Refer to Immunization of Persons with Chronic Diseases in Part 3 for additional information about vaccination of people with chronic diseases.

    Asplenia or hyposplenia

    Hyposplenic or asplenic individuals should receive Pneu-C-13 vaccine and Pneu-P-23 vaccine, followed by a booster dose of Pneu-P-23 vaccine. Refer to Table 3, Table 4 and Booster doses and re-immunization for additional information.

    Chronic kidney disease and patients on dialysis

    Individuals with chronic kidney disease should receive age appropriate pneumococcal vaccines. Children less than 18 years of age with chronic kidney failure or nephrotic syndrome, should receive Pneu-C-13 vaccine and Pneu-P-23 vaccine. Adults with chronic kidney failure should receive Pneu-P-23 vaccine. Adults with nephrotic syndrome should receive Pneu-C-13 and Pneu-P-23 vaccine. Due to the decreased immunogenicity and efficacy of Pneu-P-23 vaccine in children and adults with chronic kidney failure, 1 booster dose of Pneu-P-23 vaccine is recommended. Refer to Table 3, Table 4 and Booster doses and re-immunization for additional information.

    Neurologic disorders

    Chronic lung disease, including asthma

    Chronic heart disease

    Chronic liver disease

    Endocrine and metabolic diseases

    Non-malignant hematologic disorders

    Cochlear implants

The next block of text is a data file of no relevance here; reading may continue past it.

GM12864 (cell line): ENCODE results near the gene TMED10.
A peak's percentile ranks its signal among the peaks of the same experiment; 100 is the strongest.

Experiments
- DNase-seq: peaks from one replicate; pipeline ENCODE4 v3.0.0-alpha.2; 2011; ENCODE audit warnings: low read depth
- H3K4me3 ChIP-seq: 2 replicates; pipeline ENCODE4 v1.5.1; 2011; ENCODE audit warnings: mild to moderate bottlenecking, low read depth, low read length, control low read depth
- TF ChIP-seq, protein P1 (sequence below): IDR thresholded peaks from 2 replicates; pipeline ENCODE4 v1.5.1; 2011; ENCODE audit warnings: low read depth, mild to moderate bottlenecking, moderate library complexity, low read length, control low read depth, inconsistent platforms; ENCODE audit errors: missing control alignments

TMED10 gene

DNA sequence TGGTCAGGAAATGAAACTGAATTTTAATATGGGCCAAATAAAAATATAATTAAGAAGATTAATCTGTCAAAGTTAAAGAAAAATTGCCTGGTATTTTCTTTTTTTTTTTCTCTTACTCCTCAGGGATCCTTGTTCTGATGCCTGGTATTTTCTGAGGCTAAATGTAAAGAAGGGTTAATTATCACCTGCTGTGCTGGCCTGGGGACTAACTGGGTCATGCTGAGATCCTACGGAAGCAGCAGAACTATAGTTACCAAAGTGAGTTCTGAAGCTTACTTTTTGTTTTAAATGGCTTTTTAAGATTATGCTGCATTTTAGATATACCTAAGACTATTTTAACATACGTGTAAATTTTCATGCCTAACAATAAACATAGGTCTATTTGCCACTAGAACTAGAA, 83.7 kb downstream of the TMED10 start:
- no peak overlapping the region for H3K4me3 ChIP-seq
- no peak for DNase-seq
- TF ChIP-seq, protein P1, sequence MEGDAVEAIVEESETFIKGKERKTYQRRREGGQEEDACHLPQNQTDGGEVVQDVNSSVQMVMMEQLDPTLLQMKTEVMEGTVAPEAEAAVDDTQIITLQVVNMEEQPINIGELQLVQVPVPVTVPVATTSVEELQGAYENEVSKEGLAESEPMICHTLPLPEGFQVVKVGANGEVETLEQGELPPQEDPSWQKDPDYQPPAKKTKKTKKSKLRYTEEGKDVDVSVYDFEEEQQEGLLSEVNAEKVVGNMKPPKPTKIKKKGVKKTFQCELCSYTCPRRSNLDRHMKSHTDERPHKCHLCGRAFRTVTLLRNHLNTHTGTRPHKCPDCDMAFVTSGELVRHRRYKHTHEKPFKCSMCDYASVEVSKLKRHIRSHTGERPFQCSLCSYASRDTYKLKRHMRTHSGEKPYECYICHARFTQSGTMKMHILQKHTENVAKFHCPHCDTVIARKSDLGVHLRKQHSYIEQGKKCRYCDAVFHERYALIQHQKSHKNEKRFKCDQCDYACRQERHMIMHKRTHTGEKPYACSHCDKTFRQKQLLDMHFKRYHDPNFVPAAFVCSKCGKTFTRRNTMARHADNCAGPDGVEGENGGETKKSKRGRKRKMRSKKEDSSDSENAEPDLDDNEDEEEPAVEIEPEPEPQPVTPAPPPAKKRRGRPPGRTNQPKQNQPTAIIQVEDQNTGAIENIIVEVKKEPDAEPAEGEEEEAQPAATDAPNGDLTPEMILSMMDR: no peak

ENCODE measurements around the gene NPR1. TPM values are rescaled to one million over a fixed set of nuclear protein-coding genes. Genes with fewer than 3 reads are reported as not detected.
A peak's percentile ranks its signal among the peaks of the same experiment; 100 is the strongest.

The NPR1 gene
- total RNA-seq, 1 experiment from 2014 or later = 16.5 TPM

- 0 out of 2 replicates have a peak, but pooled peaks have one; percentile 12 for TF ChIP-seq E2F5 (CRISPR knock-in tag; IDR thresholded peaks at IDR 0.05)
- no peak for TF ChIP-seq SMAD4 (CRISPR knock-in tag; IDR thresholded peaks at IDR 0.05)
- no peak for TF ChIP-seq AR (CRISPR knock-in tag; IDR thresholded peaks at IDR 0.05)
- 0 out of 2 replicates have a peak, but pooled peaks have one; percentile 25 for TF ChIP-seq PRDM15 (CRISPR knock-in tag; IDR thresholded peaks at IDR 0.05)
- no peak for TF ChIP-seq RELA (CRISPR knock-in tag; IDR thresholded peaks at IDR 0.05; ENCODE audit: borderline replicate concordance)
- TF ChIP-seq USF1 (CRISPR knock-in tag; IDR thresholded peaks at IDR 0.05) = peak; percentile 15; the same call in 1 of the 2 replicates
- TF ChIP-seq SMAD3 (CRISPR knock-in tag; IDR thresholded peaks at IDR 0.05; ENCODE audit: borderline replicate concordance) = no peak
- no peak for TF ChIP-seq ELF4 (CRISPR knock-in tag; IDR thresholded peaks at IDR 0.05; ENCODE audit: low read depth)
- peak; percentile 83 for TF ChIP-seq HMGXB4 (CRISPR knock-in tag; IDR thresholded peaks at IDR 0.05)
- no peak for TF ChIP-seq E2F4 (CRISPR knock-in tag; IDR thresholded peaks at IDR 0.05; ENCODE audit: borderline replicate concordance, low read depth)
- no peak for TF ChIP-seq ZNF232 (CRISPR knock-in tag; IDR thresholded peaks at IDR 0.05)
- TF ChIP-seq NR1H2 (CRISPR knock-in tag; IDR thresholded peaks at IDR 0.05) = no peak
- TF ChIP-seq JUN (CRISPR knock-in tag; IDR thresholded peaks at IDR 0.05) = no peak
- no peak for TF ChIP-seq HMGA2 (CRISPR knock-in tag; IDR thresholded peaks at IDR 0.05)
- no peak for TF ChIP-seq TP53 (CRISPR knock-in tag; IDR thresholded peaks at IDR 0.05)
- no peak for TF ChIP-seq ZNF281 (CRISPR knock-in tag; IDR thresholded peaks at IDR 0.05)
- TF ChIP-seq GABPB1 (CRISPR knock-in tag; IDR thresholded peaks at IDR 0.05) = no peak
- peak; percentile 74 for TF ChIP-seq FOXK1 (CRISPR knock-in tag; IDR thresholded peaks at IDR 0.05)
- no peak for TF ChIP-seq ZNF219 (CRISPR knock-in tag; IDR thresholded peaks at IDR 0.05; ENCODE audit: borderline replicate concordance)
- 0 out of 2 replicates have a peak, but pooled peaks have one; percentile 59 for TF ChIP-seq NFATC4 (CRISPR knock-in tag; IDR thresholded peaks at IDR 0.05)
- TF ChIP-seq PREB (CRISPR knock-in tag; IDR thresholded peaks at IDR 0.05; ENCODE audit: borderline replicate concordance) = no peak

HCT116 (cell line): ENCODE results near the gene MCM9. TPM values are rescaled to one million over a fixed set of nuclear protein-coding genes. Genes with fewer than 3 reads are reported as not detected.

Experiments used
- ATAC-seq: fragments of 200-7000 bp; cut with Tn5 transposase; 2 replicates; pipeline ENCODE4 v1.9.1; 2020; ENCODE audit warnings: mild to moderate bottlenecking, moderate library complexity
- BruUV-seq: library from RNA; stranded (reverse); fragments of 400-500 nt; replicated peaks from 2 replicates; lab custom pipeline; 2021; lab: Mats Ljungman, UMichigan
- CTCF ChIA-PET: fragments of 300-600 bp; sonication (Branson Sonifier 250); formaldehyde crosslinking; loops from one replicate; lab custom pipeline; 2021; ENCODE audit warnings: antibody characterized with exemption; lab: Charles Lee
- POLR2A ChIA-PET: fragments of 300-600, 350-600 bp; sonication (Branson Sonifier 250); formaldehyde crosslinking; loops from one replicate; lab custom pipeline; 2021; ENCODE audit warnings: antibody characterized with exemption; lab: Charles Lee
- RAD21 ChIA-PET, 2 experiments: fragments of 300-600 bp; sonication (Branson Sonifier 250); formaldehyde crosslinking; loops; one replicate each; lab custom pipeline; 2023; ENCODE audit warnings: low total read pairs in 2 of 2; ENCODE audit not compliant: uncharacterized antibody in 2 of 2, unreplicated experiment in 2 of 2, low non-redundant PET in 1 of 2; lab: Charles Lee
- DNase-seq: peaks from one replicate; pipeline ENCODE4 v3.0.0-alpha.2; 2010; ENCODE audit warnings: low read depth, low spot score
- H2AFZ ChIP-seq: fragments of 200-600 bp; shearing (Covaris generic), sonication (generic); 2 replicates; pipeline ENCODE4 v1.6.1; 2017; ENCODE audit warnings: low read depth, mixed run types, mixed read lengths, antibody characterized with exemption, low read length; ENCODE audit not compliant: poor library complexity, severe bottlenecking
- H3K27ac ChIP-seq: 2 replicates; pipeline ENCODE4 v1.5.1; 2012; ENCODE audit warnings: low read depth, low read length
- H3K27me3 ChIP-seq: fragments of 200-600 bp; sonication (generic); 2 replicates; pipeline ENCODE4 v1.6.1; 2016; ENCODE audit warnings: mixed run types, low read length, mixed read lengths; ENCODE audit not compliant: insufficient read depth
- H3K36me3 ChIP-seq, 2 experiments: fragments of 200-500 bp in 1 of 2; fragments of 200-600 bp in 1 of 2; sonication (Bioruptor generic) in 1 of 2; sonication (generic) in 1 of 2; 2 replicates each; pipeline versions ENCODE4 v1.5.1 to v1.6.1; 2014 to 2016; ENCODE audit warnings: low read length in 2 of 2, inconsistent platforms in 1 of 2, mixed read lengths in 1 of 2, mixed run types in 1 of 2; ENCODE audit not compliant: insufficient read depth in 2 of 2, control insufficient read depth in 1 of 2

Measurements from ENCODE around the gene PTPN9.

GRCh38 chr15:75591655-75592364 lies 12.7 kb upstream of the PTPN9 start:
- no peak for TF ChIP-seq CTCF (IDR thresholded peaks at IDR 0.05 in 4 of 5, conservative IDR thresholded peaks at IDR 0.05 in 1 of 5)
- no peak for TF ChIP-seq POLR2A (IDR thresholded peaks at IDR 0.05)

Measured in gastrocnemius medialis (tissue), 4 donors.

What Are The Similarities Between Pneumococcal Vaccine And Flu Vaccine

    Flu Vaccine May Also Protect Against Pneumonia â Seasons Medical
    • Pneumococcal vaccine and flu vaccine are two types of different vaccines.
    • Both vaccine types contain the attenuated or weakened pathogen.
    • These vaccine types enhance adaptive immunity.
    • Both vaccines types are recommended by the World Health Organization for children and adults.
    • They protect the lives of millions of people worldwide.

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    When To Get The Vaccine

    Thereâs no such thing as pneumonia season, like flu season. If you and your doctor decide that you need to have a pneumonia vaccine, you can get it done at any time of the year. If itâs flu season, you can even get a pneumonia vaccine at the same time that you get a flu vaccine, as long as you receive each shot in a different arm.

    Common And Local Adverse Events

    Pneumococcal conjugate vaccine

    Studies of Pneu-C-13 vaccine indicated that irritability decreased appetite increased or decreased sleep and pain, swelling and redness at the injection site after the toddler dose and in older children, are common side effects. Low grade fever occurred in 20% to 30% or more of vaccine recipients. In adults over 50 years of age, the most commonly reported side effects included pain at the injection site, fatigue, headache and new onset of myalgia, with fever above 38°C occurring in approximately 3% of vaccine recipients.

    Pneumococcal polysaccharide vaccine

    Reactions to Pneu-P-23 vaccine are usually mild. Soreness, redness and swelling at the injection site occur in 30% to 60% of vaccine recipients and more commonly follow SC administration than IM administration. Occasionally, low grade fever may occur. Re-immunization of healthy adults less than 2 years after the initial dose is associated with increased injection site and systemic reactions. Studies have suggested that re-vaccination after an interval of at least 4 years is not associated with an increased incidence of adverse side effects. However, severe injection site reactions, including reports of injection site cellulitis and peripheral edema in the injected extremity, have been documented rarely with Pneu-P-23 vaccine in post-marketing surveillance, even with the first dose. Multiple re-vaccinations are not recommended refer to Booster doses and re-immunization.